Shame as a mediator between posttraumatic stress disorder symptoms and suicidal ideation among veterans

Katherine C. Cunningham, Stefanie T. LoSavio, Paul A. Dennis, Chloe Farmer, Carolina P. Clancy, Michael A. Hertzberg, Nathan A. Kimbrel, Patrick S. Calhoun, Jean C. Beckham

Research output: Contribution to journalArticlepeer-review

16 Scopus citations


Background: Suicidal ideation is a problem that disproportionately affects veterans. Moreover, veterans with posttraumatic stress disorder (PTSD) appear to be at particularly high risk for suicide. Objective: The purpose of the present research was to examine whether shame mediates the association between PTSD and suicidal ideation. Methods: Secondary analyses were conducted in a sample of 201 veterans with PTSD seeking care through an outpatient Veterans Affairs specialty PTSD clinic. Results: Path analysis revealed that shame fully accounted for the effects of PTSD on suicidal ideation, suggesting that shame may represent a key link between PTSD and suicidal ideation among veterans. Limitations: Although the reverse mediation effect was also examined, the present sample was cross-sectional and predominantly male. Conclusions: The present findings suggest that shame may be an effective point of treatment intervention to reduce suicidal ideation among veterans with PTSD; however, additional prospective research is still needed to delineate the precise nature of these associations over time.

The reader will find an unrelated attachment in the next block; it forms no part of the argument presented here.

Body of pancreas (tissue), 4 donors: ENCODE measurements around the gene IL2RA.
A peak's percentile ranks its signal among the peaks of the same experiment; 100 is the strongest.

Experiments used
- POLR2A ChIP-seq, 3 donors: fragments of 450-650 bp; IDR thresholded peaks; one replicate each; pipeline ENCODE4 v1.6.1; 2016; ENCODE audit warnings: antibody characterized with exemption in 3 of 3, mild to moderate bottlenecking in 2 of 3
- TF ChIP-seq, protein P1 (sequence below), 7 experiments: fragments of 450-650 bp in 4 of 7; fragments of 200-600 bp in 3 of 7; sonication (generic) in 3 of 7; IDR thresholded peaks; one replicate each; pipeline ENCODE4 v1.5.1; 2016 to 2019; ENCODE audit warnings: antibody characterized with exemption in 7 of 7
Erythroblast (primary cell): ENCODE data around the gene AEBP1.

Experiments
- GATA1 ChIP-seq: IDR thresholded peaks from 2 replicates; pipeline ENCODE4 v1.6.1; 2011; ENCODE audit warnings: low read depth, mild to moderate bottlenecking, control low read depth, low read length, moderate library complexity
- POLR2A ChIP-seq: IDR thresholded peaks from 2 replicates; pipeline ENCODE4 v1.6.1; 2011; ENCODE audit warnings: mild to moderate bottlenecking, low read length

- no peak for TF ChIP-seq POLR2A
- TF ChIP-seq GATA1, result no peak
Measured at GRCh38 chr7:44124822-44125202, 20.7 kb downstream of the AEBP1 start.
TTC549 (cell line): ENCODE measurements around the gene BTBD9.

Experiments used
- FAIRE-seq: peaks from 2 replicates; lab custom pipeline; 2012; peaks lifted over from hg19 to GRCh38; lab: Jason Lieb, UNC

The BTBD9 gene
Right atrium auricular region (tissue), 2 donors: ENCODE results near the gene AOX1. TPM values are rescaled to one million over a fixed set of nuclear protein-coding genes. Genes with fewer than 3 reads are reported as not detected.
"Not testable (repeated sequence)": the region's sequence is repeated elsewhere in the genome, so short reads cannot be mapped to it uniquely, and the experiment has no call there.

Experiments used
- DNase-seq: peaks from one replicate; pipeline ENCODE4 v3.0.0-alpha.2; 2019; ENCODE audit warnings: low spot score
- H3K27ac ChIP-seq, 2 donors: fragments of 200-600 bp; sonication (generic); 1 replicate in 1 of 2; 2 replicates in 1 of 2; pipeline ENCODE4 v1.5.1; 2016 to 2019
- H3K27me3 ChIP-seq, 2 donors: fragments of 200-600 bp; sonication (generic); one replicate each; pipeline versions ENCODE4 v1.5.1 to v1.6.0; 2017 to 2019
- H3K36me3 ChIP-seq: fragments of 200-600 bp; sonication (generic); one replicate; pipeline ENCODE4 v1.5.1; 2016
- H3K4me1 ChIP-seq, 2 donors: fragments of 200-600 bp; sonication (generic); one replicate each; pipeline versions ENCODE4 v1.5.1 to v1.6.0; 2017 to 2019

Original languageEnglish (US)
Pages (from-to)216-219
Number of pages4
JournalJournal of Affective Disorders
StatePublished - Jan 15 2019
Externally publishedYes


  • Emotions
  • Posttraumatic stress disorder
  • Shame
  • Suicidal ideation
  • Suicide
  • Veterans

ASJC Scopus subject areas

  • Clinical Psychology
  • Psychiatry and Mental health


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